Praying for Mental Health is a Cry for Medical HelpPosted by Jim Newman on September 24th, 2013 – Comments Off – Posted in religion
Survey says a third believe prayer alone cures mental illness. Yeah, right. A third know prayer heals. The post says believe but in fact it’s know. They aren’t making a guessy affirmation, they mean know. “Prayer alone…”
A recent study by LifeWay Research has found that a “third of Americans – and nearly half of evangelical, fundamentalist, or born-again Christians – believe prayer and Bible study alone can overcome serious mental illness.”
Lifeway’s cheesy survey shows how this group is pandering to religion as their surveys range from innocuous to propaganda. So what? What would it mean if one third thought prayer cures mental illness?
- What difference if one third pray a lot instead of seeing a therapist? Prayer’s cheap and doesn’t hurt as much as a poke in the eye, right.
- They don’t see a therapist and continue being sick.
- It makes mental illness seem like an issue of will power which infects others who wouldn’t use religion but will accept that it is a free will issue.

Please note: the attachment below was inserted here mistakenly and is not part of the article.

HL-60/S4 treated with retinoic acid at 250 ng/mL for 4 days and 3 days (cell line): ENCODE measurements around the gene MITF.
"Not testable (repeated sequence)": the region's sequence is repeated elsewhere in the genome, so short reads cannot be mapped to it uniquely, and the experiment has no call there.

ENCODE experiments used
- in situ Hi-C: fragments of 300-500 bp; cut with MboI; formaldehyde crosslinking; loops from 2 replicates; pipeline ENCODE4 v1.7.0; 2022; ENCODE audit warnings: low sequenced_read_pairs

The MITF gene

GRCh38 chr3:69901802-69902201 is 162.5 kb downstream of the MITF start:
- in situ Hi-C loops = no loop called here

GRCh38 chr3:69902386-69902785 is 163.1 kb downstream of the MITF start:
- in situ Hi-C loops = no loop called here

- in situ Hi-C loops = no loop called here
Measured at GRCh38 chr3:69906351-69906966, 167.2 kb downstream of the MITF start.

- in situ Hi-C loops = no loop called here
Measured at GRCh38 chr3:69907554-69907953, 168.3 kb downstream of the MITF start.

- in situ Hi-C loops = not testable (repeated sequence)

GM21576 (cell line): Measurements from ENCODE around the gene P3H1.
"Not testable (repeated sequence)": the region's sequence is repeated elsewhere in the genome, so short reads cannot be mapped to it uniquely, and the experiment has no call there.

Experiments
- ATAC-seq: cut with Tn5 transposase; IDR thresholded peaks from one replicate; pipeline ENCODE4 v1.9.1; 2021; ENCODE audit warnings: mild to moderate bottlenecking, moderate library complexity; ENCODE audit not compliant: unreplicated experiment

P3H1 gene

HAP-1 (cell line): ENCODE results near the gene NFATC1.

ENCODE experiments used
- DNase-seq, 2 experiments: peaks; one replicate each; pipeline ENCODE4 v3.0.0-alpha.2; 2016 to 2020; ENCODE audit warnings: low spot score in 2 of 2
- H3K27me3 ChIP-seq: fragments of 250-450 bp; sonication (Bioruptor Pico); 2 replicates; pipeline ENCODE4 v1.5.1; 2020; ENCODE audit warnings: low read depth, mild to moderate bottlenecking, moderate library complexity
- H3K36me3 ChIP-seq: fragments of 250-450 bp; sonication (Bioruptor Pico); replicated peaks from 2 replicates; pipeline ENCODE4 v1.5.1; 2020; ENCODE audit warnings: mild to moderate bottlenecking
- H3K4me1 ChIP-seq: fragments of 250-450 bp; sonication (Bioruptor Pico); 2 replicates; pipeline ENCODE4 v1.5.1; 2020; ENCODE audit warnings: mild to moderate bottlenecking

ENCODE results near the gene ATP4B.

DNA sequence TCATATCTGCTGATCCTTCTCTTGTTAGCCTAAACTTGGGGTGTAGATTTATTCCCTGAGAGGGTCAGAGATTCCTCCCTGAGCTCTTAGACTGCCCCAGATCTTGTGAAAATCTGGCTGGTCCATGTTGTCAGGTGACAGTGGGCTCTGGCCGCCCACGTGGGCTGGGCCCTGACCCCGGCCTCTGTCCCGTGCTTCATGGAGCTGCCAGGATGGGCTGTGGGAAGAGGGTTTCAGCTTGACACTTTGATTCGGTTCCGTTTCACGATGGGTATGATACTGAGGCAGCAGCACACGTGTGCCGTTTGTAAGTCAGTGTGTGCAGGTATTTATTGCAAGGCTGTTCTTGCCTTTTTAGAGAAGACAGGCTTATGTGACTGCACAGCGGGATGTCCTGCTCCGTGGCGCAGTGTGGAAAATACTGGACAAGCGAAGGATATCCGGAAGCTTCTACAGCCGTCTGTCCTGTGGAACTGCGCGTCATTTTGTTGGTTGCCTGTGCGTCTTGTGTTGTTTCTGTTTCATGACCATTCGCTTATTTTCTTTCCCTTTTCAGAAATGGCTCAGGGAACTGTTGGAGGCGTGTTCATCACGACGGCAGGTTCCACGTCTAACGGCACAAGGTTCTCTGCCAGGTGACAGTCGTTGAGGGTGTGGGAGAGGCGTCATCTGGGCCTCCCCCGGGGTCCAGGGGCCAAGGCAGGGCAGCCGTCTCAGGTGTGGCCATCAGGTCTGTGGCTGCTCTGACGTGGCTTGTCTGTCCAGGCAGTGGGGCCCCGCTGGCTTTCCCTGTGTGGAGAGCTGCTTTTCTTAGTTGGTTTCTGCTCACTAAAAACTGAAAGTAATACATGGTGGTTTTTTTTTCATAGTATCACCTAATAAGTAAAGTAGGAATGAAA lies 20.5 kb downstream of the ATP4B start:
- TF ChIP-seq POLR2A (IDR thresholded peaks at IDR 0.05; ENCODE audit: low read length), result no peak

- Therapy doesn’t gain general acceptance and doesn’t receive the support and funding it needs to do research, make improvements, and widen acceptance.
- Since a third aren’t getting better there is a fatalism to mental illness that normalizes its presence. It would be better to not live with it than to call it personality, character, or addiction.
- Churches gain unmerited power because those who pray will seek the support of the the clergy and church. The clergy are not trained as therapists. The church is not able to properly deal with mental illness.
- The prayerful support of mental illness validates that good and evil are part of being ill rather than material issues with the body.
The survey disingenuously polls that churches are more welcoming to the mentally ill and have long been so, as a positive boon. Yes, well that’s the issue. Churches deny the very real organic issues of mental illness that require psychology, psychiatry, sociology, and philosophy. Churches don’t want the mentally ill to seek worldly help. Churches have capitalized comfort to the negation of cure. The church doesn’t want to cure you because you won’t come back!
This is when I think rudeness and social intervention are essential. If someone tells you they are praying, and worse praying more because they have an issue, depression, anxiety, paranoia, obsessive compulsion, or any other medical issue for that matter, tell them to see their doctor. Hell, offer to drive them there. Anyone who is willing to pray for help is more in need of help. Praying is not casual and is often the last resort. Every other thing they have tried hasn’t worked. Praying for mental health is a sign to get help.
Jim Newman, bright and well